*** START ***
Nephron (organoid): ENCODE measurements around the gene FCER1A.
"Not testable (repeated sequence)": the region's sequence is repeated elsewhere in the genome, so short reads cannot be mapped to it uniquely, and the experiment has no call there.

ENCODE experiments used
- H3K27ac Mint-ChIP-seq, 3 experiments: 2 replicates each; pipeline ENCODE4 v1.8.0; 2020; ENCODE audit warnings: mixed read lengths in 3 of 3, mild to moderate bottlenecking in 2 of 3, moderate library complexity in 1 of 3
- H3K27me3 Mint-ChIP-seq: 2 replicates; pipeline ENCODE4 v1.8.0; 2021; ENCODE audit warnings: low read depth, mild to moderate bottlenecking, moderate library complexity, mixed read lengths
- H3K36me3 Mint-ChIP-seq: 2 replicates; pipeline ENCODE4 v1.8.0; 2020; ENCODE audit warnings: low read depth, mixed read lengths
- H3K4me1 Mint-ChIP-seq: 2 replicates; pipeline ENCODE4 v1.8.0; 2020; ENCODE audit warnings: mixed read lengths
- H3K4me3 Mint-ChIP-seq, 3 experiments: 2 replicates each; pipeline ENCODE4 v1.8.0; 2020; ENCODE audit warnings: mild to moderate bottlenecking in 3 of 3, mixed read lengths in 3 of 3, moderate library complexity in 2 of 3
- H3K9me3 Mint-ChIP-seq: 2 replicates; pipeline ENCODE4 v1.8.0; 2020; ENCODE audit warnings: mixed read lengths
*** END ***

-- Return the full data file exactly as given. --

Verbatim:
Nephron (organoid): ENCODE measurements around the gene FCER1A.
"Not testable (repeated sequence)": the region's sequence is repeated elsewhere in the genome, so short reads cannot be mapped to it uniquely, and the experiment has no call there.

ENCODE experiments used
- H3K27ac Mint-ChIP-seq, 3 experiments: 2 replicates each; pipeline ENCODE4 v1.8.0; 2020; ENCODE audit warnings: mixed read lengths in 3 of 3, mild to moderate bottlenecking in 2 of 3, moderate library complexity in 1 of 3
- H3K27me3 Mint-ChIP-seq: 2 replicates; pipeline ENCODE4 v1.8.0; 2021; ENCODE audit warnings: low read depth, mild to moderate bottlenecking, moderate library complexity, mixed read lengths
- H3K36me3 Mint-ChIP-seq: 2 replicates; pipeline ENCODE4 v1.8.0; 2020; ENCODE audit warnings: low read depth, mixed read lengths
- H3K4me1 Mint-ChIP-seq: 2 replicates; pipeline ENCODE4 v1.8.0; 2020; ENCODE audit warnings: mixed read lengths
- H3K4me3 Mint-ChIP-seq, 3 experiments: 2 replicates each; pipeline ENCODE4 v1.8.0; 2020; ENCODE audit warnings: mild to moderate bottlenecking in 3 of 3, mixed read lengths in 3 of 3, moderate library complexity in 2 of 3
- H3K9me3 Mint-ChIP-seq: 2 replicates; pipeline ENCODE4 v1.8.0; 2020; ENCODE audit warnings: mixed read lengths